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For the Editor of the Bee.

BEING no subscriber, and only an occasional reader of the BEE, I trust to your known liberality of sentiment for pardoning the liberty I take in craving a corner in that useful publication. Indeed I am convinced you are ever ready to lay before the public such hints as may tend, in any manner of way, to promote the happiness of mankind. And where has society found more real heart-felt advantages than from the discovery of innoculation for the small pox. But for that, we have every reason to suppose many a parent would have mourned the death of children who now live respected in the world. What heart is so callous as not to feel for the distress in which children are daily to be seen, labouring under the dire effects of the natural small pox? and who does not rejoice in knowing that the danger attending this disorder, may, in a great measure, be removed by innoculation. If prejudices among people, of a certain rank still exist, I deem it the duty of those more enlightened, or whose situation in life gives an influence over others to exert themselves in removing such prejudices. It is with real satisfaction I see the medical gentlemen of Edinburgh nobly stand forth in diffusing so useful a discovery, by offering to innoculate gratis the children of such parents as will make application. I have too high an opinion of the gentlemen of that profefsion to doubt

a moment of this example being imitated in every quarter of the country.

That prejudices still exist against innoculation is but too certain. The following melancholy story, which happened under my own eye, will evince a fatal effect from the natural small pox. If it tends, in any shape, to encrease the dread, of the natural, and an inclination in the prejudiced to promote the innoculated small pox the object will then be obtained. "That from evil good may be educed."

About seven years since, being on a visit to a friend at a sea-port town in Fifefhire. I was often amused with the innocent prattle of two lovely children, belonging to a labouring man in the neighbourhood; during my stay they were attacked with the small pox,

and in the same hour I attended the funeral of both to

the grave; they were the whole children of the family. A few weeks since, I paid a visit to the same place, when I found the parents, whose children had before amused me, pofsefsed of two others, alike in years, in features, and innocent chat, to what the former were. In viewing them I was often led to deceive myself with the idea that time had been arrested, and that I was still enjoying my original visit. Alas! Sir, what have I to add; a few days since I was spectator to the mournful scene of the father's depositing these innocents by the remains of his former children. They also died of the natural small-pox; and thus one family, at the distance of seven years has been twice swept by the malignancy of that diforder; and I have reafon to think the parents now mourn the want of information respecting the advantages of innoculation.

Your own remarks upon this subject would be very acceptable to the public, and might be the means of making many converts to the syftem of innoculation. I am, Sir, yours, &c. A. B.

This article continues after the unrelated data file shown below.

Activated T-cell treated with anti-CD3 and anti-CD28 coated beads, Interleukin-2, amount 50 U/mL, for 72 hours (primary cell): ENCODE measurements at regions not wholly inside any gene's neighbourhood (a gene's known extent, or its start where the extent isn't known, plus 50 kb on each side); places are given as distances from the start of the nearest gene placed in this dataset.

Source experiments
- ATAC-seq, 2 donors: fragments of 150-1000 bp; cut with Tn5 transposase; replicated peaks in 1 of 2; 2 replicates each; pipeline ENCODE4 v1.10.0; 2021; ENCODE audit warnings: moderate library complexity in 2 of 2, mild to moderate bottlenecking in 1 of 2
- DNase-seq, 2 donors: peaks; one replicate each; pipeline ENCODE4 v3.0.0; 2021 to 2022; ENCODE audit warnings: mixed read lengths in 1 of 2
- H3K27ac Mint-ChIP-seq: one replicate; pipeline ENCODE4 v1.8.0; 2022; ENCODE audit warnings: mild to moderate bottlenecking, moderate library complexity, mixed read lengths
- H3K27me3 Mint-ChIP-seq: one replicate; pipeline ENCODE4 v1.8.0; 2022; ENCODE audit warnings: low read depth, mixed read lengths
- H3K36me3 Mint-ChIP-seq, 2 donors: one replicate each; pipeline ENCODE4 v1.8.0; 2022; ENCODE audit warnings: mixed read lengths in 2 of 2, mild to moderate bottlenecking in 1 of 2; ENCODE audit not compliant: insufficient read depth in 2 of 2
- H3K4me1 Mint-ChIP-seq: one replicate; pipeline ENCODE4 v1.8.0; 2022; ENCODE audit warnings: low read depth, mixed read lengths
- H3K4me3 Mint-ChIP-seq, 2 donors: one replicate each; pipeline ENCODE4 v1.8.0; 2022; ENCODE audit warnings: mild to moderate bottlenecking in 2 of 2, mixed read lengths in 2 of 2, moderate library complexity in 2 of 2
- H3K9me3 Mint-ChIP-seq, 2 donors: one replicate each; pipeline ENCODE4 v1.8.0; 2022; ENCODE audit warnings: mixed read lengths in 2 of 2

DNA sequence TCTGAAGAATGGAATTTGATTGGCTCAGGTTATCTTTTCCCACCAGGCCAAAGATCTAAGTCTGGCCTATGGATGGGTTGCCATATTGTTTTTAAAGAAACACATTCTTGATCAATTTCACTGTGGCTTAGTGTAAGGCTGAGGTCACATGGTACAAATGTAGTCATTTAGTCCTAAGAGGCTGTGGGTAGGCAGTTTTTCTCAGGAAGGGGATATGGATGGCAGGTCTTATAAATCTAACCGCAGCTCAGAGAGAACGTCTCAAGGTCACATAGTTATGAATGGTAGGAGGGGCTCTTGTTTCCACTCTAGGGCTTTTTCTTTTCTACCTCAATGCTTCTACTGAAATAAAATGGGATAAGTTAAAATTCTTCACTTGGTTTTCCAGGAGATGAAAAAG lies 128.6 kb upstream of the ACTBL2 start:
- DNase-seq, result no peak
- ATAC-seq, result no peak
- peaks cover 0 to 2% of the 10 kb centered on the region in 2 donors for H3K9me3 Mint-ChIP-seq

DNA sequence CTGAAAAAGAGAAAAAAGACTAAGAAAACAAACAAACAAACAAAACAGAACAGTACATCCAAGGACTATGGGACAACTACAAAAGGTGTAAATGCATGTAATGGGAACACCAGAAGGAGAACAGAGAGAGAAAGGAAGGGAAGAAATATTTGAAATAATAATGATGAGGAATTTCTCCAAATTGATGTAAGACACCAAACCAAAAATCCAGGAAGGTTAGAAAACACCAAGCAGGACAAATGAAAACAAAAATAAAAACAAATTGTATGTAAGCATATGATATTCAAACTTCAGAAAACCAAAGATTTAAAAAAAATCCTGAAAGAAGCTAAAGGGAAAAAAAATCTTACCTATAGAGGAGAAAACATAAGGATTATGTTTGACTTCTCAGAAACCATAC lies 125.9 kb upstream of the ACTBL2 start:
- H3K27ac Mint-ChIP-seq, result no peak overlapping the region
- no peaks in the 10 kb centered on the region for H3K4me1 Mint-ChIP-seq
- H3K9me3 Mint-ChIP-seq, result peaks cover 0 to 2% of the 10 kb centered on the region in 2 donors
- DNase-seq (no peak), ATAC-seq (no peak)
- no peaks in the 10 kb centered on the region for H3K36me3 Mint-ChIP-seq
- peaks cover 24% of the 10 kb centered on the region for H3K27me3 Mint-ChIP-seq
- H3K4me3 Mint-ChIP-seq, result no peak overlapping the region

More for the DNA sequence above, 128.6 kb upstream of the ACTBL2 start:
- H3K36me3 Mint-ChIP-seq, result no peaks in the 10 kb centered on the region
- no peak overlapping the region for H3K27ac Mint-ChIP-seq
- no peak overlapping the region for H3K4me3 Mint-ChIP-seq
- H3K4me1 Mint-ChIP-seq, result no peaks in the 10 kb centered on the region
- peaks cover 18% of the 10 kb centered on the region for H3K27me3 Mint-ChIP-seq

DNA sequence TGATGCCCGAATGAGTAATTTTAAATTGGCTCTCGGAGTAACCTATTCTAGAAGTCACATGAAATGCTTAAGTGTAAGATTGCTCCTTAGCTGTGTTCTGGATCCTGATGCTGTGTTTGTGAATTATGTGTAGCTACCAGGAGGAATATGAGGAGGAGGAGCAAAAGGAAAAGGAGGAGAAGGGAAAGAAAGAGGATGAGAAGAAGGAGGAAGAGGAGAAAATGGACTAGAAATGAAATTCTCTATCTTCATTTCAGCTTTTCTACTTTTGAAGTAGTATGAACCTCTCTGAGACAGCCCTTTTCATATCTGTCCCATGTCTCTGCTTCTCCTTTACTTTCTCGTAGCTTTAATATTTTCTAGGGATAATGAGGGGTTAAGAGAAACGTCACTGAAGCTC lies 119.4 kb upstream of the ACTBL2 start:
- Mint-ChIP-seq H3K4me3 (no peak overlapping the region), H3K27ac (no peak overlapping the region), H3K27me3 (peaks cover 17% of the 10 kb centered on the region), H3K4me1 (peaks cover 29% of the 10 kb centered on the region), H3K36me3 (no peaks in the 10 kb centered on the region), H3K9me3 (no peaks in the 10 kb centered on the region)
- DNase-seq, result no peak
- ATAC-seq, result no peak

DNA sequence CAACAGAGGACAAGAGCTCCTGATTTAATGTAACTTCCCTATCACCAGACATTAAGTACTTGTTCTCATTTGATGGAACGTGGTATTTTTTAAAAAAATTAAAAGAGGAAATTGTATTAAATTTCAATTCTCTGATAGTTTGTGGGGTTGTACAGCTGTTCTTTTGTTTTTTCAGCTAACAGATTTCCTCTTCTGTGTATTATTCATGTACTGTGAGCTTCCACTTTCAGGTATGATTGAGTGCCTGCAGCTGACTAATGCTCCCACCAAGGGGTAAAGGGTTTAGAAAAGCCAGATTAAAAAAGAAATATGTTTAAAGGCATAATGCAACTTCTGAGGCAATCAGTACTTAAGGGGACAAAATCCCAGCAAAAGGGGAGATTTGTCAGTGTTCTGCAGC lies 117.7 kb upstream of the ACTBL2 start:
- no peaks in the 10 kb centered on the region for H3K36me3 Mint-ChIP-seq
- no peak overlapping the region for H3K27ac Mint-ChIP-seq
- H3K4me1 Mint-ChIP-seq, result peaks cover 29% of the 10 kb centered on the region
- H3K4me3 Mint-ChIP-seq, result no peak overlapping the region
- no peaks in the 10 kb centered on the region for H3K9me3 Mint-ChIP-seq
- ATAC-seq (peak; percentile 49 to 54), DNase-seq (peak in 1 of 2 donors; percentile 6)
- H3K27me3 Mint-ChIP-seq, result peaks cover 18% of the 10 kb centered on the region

Edinburgh, Sept. 7, 1791.


Dueling is that imperious crime which derives its origin from barbarity, and owes its support to cowardice and want of resolution to obey the dictates of reason and virtue. Rather than dare to act wifely, and counteract a barbarous custom, fhall we dare to offend our God? Slavifh cowardice to custom !-but imperious boldness to Heaven! what horrid absurdity!

He who kills his antagonist in a duel, is a murderer; and he who is killed is accessary to his own unrepented, and, (fearful thought !) unpardoned murder!

No man can be disgraced, or degraded, by the outrage of violence, or phrenzy.

Gaming is inseparably connected with anger, envy, deceit, and difsipation. The moment it commences a period is put to conversation; society and benevolence, all are discarded for the important work of effecting each others ruin.

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For the Bee.

АH painful tafk! for now the hour to part,
With melting sorrow, overwhelms my heart;
And now with fruitless art I vainly try
To check the tear, reprefs the rising sigh.
Nought can afsuage the anguish that I feel,
No language can my heart-felt grief reveal!
From Hope's resplendent beam, could one faint ray
Illume with distant light the cloudy way!
In future prospects, could I fondly view
A day when former scenes I might renew!
Then would I try t'endure the present ill,
Nor thus with anxious thought sit brooding still.
Farewel!! and O may every bliss which heaven
In mercy gives, to thee my friend be given,
Still may thy days be tranquil and serene,
May social pleasure animate each scene!
May sweet Contentment's gentle pow'r descend,
And o'er thy heart her peaceful reign extend.


DR BYRON'S POEMS, PART II. "VIRTUES, you say, by patience must be tried, "If that be wanting, they are all but pride; "Of rule so strict I want to have a clue." Well---If you'll have the same indulgence too And take a fresh compliance in good part, I'll do the best I can with all my heart.

Pride is the grand distemper of the mind,
The source of ev'ry vice of ev'ry kind;
That love of self, wherein its efsence lies,
Gives birth to vicious tempers and supplies:
We coin a world of names for them, but still
All comes to fondness for our own dear will,


We see, by facts, upon the triple stage
Of present life, youth, manhood and old age,
How to be pleas'd, be honour'd, and be rich,
These three conditions commonly bewitch;
From young to old if human faults you weigh,
Tis selfish pride that grows from green to grey,

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